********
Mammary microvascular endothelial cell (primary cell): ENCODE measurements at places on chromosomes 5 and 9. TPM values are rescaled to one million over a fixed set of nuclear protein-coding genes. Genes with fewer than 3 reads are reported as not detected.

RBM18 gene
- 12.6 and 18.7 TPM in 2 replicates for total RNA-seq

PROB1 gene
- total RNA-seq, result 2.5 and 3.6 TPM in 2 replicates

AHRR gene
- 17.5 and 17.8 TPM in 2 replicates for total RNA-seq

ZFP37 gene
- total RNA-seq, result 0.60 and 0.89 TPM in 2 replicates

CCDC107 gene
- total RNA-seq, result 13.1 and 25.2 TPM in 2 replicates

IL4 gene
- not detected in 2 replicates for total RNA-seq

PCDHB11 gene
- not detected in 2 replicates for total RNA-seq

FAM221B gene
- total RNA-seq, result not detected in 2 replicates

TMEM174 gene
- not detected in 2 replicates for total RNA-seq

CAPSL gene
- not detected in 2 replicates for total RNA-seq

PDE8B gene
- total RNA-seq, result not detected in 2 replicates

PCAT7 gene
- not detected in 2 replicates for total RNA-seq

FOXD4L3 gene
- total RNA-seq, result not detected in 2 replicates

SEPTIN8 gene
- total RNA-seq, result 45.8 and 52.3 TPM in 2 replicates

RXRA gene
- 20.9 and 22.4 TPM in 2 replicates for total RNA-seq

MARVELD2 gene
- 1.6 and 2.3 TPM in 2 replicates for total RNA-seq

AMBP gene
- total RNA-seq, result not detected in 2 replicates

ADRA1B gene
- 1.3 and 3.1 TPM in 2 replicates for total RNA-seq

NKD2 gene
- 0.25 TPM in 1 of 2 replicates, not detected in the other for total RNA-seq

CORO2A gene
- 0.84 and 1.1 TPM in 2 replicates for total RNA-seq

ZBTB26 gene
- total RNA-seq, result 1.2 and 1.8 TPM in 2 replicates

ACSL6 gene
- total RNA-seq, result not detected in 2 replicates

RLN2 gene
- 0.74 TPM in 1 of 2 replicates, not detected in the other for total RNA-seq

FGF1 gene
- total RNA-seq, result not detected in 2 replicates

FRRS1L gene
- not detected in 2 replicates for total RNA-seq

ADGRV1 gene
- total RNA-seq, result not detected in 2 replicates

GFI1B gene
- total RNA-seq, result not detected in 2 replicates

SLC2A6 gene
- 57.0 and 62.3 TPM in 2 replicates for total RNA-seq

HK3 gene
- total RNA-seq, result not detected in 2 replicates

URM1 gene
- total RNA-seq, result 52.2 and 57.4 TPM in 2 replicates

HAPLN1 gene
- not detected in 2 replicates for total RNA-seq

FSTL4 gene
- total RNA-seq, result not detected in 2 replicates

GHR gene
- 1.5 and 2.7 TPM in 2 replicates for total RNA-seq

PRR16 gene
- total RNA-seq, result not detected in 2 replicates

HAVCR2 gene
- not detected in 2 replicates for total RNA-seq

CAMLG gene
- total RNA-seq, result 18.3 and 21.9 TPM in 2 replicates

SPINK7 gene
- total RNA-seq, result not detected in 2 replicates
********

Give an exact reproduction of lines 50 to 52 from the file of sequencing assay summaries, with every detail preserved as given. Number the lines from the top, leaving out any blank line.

FRRS1L gene
- not detected in 2 replicates for total RNA-seq

ADGRV1 gene